Summer grilling season is upon us! Check out these recipes from the Hearth, Patio & Barbecue Association, at hpba.org, for a marvelous start-to-finish summer meal. 

APPETIZER: Grilled Pizza

pizza dough
olive oil
sauce, cheese and toppings as desired

Make or purchase pizza dough, and shape dough into circle about 1/2-inch thick. Brush with olive oil and place on grill at medium heat. After 2 minutes, check the crust; if at desired crispness, flip over. Add sauce and toppings. Close the grill for a few minutes and when the cheese has melted, remove and serve. 


Italian Beef Kebabs

1 pound top round steak, no more than 3/4-inch thick, trimmed of all fat
2 tablespoons olive oil
1/4 cup red wine vinegar
2 tablespoons cold water
2 teaspoons minced fresh garlic
1 tablespoon dried Italian herb seasonings
1/4 teaspoon crushed red pepper
1/2 teaspoon each salt and freshly ground black pepper
1 large green bell pepper, seeded and cut into 1-inch cubes
1 small sweet (Vidalia) onion, cut into 1-inch wedges
3/4 cup grape or cherry tomatoes, washed

Cut beef into 1/2-inch cubes. Mix oil, vinegar, water, garlic, herbs and season­ings together in a food-safe plastic bag or an 11×9-inch non-reactive glass or stainless steel dish. Add beef, coating all surfaces with liquid. Cover and marinate in refrigerator, a minimum of 10 hours but no more than 20 hours. Turn the beef several times to ensure even exposure to the marinade.

Thread beef and vegetables on five 15-inch metal or bamboo skewers (if using bamboo, soak skew­ers in cold water for 30 minutes before assembling). Brush each kebab with marinade, then discard remaining marinade.

Grill kebabs over direct medium heat about 4 inches from heat source. Grill for 7 to 8 minutes, turning skewers every 2 minutes. Cook until beef reaches an internal temperature of 145 degrees F and vegetables are tender. Serves 4.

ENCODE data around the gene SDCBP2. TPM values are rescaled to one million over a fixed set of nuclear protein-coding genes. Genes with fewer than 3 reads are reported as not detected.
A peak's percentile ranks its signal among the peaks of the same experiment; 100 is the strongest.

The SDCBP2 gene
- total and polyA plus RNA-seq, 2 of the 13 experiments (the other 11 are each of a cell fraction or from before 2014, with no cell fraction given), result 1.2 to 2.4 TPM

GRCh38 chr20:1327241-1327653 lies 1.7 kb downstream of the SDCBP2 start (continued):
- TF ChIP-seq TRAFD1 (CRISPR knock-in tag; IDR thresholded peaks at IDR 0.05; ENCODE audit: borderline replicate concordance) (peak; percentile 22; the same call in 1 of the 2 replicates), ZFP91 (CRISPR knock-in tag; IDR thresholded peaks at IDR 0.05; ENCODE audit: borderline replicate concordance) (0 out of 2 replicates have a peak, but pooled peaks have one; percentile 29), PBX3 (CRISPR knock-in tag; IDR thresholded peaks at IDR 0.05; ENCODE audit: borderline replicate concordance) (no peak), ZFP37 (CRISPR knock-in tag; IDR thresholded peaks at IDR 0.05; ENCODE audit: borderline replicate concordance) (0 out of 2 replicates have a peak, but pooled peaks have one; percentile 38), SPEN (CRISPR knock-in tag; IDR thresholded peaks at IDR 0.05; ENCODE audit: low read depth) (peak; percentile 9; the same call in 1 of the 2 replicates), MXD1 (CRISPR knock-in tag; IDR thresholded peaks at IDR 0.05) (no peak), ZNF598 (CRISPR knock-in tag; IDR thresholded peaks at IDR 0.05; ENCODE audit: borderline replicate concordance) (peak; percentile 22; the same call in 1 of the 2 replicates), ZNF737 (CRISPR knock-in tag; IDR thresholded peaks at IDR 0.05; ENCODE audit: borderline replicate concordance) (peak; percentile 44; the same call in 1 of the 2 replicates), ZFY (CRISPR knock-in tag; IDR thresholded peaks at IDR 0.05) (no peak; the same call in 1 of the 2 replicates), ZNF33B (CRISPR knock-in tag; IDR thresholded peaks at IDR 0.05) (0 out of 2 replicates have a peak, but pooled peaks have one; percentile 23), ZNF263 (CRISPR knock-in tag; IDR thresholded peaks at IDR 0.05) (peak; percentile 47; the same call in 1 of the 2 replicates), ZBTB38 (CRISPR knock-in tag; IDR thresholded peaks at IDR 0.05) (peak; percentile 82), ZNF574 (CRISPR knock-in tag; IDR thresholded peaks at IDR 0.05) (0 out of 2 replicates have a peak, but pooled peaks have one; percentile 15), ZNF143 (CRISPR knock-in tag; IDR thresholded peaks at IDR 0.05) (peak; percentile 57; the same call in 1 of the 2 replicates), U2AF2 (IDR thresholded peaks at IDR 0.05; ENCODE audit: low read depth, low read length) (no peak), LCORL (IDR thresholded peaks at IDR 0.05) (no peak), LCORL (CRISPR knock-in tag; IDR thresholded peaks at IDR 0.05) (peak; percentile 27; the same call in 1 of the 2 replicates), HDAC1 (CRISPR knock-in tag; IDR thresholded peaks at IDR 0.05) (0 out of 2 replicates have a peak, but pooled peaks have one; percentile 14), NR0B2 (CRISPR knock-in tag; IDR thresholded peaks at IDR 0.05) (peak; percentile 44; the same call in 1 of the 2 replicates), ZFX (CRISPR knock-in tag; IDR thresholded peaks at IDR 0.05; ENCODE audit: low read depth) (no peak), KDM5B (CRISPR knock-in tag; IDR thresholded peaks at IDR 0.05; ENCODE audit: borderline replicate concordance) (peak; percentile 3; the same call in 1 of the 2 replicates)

Source: American Meat Institute

Simply Great Grilled Chicken

1 cut-up broiler-fryer chicken
1/2 cup soy sauce
1/4 cup sherry
2 tablespoons canola oil
2 cloves garlic, minced
1 teaspoon ground ginger
1/4 teaspoon nutmeg
1/2 teaspoon pepper

In jar with lid, place soy sauce, sherry, canola oil, garlic, ginger and nutmeg; shake well and pour over chicken in bowl. Cover chicken and marinate in refrigerator 4 hours or more.

Place chicken on prepared grill at medium, skin side up, about 8 inches from heat; sprinkle with pepper. Grill chicken, turning and basting with sauce every 10 minutes, for about 1 hour or until fork can be inserted with ease. Serves 4.

Source: National Chicken Council

SIDE: Grilled Vegetable Orzo

1 medium red onion, cut into 1/3-inch-thick slices
2 zucchini, about 6 ounces each, cut lengthwise into 1/3-inch-thick slices
vegetable or olive oil spray
1 pound orzo pasta
2 tablespoons flavorful extra-virgin olive oil
1 tablespoon finely minced fresh rosemary or sage leaves, optional (do not substitute dried)

Fire up the grill, bringing the temperature to medium. Spray the onion and zucchini with oil spray. Sprinkle them with salt. If desired, skewer the onion slices on soaked bamboo skewers to hold them together as they cook.

Grill the vegetables, about 10 to 12 minutes for the zucchini and 12 to 15 minutes for the onion, turning so that each faces the fire twice on each side. After grilling and when vegetables are cool enough to handle, cut veggies into neat small dice.

Meanwhile, cook the orzo in salted water according to the package directions. When done, toss with the grilled vegetables, extra virgin oil and fresh herbs. Serve warm. Serves 6 to 8.

Source: Bill and Cheryl Jamison

DESSERT: Fruit Cap

Peaches, plums, nectarines or apricots

Place halved peaches, plums, nectarines or apricots on the grill for 3 to 4 minutes until lightly charred. Serve warm with ice cream or frozen yogurt.